I have a JSON object which I have constructed within my Java program.

JSONObject jObj = {"AAA:aaa","BBB:bbb","CCC:ccc"}

I am sending this object to a server in which it expects the JSON object in the following type.

{"BBB:bbb", "AAA:aaa", "CCC:ccc"}

My question is that does the order of the JSON object really matters on the server side? If yes, how can I change the order?

  • What is the problem you are facing? Any error or exception? Jun 1 '13 at 7:56
  • 8
    The JSON RFC (RFC 4627) says that order of object members does not matter.
    – fge
    Jun 1 '13 at 8:05
  • 4
    Note to future self when Google brings me back here: MongoDB is sensitive to the ordering of keys when checking object equality. If you have a document with _id:{key1:"foo", key2:"bar"}, you will not find it with find({_id:{key2:"bar", key1:"foo"}}).
    – ahains
    Jun 5 '15 at 17:39
  • @ahains - note to you :-) MongoDB syntax not JSON ... strictly speaking.
    – Stephen C
    Oct 4 '18 at 12:46

My question is that does the order of the JSON object really matters on the server side?

It should not matter. According to various JSON specifications, the order of the attributes is not significant. For example:

"An object is an unordered set of name/value pairs." (Source json.org)

"An object is an unordered collection of zero or more name/value pairs, where a name is a string and a value is a string, number, boolean, null, object, or array." (Source RFC 7159)

Unfortunately, there are nitwits out there1 who ignore that aspect of the specs, and place some significance on the order of the attributes. (The mistake is usually made when there is a disconnect between the people specifying the APIs and those implementing them, and the people doing the specification work don't really understand JSON.)

Fortunately, the chances are that whoever designed / implemented the server didn't make that mistake. Most Java JSON parsers I've come across don't preserve the attribute order when parsing ... by default2. It would be hard to accidentally implement a server where the order of the JSON attributes being parsed was significant.

If yes, how can i change the order?

With difficulty, I fear:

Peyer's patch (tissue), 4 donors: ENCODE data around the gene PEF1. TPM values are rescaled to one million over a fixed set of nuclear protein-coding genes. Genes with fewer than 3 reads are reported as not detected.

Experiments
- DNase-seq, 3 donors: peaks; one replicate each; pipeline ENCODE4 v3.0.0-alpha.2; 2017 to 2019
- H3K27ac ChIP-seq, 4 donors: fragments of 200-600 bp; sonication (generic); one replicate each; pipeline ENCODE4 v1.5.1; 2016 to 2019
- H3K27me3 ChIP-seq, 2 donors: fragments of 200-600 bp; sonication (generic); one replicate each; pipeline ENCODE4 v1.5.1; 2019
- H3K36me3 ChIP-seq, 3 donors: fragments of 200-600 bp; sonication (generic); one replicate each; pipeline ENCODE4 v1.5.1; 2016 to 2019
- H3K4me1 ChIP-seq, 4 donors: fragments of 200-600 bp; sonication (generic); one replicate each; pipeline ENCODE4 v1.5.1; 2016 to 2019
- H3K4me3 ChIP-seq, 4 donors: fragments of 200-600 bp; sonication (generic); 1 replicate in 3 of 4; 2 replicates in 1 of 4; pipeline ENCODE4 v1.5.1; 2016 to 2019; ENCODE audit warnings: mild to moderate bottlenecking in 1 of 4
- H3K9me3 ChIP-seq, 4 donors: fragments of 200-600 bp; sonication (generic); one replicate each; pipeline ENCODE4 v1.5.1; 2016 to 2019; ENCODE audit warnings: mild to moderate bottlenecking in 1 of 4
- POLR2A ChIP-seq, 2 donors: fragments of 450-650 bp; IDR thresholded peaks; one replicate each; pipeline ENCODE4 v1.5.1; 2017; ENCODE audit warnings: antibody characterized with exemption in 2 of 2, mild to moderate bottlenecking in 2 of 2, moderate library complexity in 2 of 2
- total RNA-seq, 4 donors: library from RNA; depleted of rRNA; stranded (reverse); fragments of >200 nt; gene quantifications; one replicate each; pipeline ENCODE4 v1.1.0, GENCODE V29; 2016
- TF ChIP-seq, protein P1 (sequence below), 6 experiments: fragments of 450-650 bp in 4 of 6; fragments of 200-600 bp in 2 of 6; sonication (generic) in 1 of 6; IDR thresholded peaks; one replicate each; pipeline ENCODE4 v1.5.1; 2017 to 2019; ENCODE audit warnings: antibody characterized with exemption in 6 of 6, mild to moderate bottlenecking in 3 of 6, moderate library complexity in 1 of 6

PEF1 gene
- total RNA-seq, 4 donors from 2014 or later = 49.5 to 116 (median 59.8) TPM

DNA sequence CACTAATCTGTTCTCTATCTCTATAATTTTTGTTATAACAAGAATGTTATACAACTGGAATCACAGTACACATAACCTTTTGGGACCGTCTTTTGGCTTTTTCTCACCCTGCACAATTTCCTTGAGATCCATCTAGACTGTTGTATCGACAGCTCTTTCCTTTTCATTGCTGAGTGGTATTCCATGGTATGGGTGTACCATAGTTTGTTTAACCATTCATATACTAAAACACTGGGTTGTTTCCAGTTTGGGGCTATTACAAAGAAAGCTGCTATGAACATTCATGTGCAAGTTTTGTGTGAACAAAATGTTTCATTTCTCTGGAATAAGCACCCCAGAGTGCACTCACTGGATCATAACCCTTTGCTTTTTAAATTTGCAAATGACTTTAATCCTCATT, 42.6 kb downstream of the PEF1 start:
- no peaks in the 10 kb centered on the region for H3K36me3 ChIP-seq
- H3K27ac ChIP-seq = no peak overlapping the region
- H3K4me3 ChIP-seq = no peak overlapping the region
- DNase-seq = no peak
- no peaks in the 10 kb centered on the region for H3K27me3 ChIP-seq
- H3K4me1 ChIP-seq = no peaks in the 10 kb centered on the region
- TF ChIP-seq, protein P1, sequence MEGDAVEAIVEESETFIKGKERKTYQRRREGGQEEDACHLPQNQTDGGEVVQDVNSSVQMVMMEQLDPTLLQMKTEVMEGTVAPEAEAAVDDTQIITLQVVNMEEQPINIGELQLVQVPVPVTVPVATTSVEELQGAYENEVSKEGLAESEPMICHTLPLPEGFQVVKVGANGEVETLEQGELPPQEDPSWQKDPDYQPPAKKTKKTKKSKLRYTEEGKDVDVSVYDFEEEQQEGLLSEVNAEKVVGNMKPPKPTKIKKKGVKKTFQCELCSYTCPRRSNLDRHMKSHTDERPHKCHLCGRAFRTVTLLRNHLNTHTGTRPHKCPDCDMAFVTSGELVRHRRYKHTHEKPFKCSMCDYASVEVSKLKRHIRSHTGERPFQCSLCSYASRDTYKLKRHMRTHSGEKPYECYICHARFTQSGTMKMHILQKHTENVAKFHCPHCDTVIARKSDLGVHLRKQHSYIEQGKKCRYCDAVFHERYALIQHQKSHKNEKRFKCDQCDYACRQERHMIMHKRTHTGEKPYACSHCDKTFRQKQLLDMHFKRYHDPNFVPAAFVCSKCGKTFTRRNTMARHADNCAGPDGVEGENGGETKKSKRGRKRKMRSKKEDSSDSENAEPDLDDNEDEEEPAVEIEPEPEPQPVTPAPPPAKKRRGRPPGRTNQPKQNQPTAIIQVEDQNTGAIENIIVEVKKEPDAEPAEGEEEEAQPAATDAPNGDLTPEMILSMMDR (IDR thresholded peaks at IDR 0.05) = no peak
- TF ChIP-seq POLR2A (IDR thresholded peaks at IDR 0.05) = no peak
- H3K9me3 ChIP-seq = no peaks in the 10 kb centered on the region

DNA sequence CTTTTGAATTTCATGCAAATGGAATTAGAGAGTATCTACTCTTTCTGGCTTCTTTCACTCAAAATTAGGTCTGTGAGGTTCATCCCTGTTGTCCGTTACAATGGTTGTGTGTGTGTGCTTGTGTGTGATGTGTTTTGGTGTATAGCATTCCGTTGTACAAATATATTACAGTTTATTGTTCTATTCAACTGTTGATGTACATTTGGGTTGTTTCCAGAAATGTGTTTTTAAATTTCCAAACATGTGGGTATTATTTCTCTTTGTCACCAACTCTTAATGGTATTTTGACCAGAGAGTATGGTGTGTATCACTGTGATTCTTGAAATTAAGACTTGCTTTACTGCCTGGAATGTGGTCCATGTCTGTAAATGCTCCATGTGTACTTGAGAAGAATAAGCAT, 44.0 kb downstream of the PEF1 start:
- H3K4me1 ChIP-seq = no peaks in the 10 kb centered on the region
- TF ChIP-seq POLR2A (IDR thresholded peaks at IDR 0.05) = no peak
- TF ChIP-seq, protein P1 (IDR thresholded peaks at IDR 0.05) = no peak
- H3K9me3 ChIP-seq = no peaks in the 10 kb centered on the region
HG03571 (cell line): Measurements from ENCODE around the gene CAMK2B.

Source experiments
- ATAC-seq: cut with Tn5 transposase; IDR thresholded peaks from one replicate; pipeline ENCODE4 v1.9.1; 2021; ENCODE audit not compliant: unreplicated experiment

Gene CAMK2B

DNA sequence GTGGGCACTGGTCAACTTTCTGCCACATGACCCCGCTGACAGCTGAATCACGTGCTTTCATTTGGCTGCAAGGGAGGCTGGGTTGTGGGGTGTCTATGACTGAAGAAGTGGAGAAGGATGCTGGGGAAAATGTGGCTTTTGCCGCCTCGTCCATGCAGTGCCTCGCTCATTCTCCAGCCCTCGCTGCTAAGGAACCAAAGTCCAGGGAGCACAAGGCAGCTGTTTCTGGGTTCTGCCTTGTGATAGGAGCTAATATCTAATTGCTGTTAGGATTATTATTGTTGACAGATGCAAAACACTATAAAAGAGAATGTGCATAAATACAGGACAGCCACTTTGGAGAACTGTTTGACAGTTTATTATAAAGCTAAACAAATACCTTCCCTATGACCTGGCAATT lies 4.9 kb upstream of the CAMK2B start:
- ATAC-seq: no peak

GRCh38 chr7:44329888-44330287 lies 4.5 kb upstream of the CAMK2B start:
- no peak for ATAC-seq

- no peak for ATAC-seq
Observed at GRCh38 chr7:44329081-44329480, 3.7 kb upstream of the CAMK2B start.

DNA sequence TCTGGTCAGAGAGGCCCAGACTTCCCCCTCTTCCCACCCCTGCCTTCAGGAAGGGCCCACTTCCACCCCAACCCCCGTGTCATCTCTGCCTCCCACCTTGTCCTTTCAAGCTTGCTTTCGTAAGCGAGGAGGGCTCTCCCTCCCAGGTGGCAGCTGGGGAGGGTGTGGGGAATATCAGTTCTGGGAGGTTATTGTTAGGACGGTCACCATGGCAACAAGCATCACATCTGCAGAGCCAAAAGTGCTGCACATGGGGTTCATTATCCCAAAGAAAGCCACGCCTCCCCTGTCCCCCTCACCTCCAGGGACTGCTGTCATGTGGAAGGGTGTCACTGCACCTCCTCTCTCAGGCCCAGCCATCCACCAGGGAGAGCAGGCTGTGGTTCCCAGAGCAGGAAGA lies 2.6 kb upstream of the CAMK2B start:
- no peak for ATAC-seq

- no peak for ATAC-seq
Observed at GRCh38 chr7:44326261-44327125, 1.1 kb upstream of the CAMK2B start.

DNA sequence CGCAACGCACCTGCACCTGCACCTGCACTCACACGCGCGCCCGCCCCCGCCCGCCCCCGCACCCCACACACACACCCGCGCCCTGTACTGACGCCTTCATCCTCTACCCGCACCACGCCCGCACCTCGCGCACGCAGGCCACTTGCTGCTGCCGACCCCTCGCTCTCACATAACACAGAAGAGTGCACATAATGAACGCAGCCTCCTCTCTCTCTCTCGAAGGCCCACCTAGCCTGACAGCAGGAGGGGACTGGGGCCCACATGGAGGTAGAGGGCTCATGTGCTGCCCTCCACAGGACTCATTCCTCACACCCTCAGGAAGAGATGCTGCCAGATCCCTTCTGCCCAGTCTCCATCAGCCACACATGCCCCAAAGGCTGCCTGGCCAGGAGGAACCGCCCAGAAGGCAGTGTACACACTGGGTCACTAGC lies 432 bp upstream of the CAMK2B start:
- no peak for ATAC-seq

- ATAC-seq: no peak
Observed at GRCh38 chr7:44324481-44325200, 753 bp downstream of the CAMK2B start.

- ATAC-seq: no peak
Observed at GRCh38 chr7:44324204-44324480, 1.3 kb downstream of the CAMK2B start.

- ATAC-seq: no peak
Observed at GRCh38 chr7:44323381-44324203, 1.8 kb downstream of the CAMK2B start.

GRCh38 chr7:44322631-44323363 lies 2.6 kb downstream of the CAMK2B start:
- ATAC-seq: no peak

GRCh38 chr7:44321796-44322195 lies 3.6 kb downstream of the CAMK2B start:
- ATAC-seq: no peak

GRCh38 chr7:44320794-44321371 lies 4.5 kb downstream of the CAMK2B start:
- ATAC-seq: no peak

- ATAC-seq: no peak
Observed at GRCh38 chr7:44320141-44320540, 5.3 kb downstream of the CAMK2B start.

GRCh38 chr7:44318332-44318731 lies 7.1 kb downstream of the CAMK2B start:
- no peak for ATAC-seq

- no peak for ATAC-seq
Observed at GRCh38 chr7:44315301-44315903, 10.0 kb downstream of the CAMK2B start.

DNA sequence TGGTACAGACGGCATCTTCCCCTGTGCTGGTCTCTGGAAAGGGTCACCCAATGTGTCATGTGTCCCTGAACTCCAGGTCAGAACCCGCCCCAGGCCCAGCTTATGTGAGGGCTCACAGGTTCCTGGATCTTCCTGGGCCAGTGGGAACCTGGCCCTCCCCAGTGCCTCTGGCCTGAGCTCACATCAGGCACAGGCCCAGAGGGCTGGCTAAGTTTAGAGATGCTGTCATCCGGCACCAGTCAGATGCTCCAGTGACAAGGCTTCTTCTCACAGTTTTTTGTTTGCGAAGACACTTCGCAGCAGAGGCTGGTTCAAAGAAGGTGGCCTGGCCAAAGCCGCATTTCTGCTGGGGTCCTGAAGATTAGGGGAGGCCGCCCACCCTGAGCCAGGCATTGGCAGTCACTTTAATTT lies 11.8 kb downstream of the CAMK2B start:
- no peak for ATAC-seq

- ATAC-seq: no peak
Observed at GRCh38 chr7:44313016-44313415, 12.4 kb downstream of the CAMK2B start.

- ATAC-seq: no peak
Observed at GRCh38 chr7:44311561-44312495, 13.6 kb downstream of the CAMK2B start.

• You could generate the JSON by hand.
  • There is at least one JSON for java implementation3 that allows you to supply the Map object that holds a JSON object's attributes. If you use a LinkedHashMap or TreeMap, it should retain the insertion order or the lexical order of the attribute keys.

1 - For example, the nitwits that this poor developer was working for ... https://stackoverflow.com/a/4515863/139985

2 - RFC 7159 also says this: "JSON parsing libraries have been observed to differ as to whether or not they make the ordering of object members visible to calling software. Implementations whose behavior does not depend on member ordering will be interoperable in the sense that they will not be affected by these differences.". By my reading, this recommends that JSON libraries should hide any order of the pairs from application code.

3 - JSON-simple : https://code.google.com/p/json-simple/. There could be others too.

  • 2
    "There are nitwits out there" indeed. I'm here looking at code that parses JSON with .split(",") and then substring().
    – KC Wong
    Feb 15 '19 at 1:14
  • You could add a JSON attribute listing the order of the JSON attributes in the order-managing data structure the JSON data is de-serialized into. Lots of coding fun and adding unit tests. May 13 at 4:00
  • Yea, you could. But a more direct way representation is an JSON array of objects (or arrays) where each object (or array) represents an name / value pair.
    – Stephen C
    May 13 at 5:26

IMHO not possible.

JSON docs says

An object is an unordered set of name/value pairs

So the way is getting the values in required order,rather than ordering json


You could use list assuming your server can accept it:

{"list": [ {"AAA":"aaa"},{"BBB":"bbb"},{"CCC":"ccc"}]}

The order of fields in a JSON object actually can matter. It depends on the serializer you are using. For example, when you serialize an inherited object you will get an extra JSON field called type=''. When you deserialize it the type field must come before any other JSON Field, otherwise it takes on the type of the parent.

  • 1
    you are describing a bug Apr 26 '19 at 13:11
  • 1
    I think if he mentioned where this happens (which serializer?), that would have been a valid answer. Bug or not, when one is trying to create a real life application, the truth in practice is more important than the claims on paper.
    – DraxDomax
    May 24 '19 at 10:34

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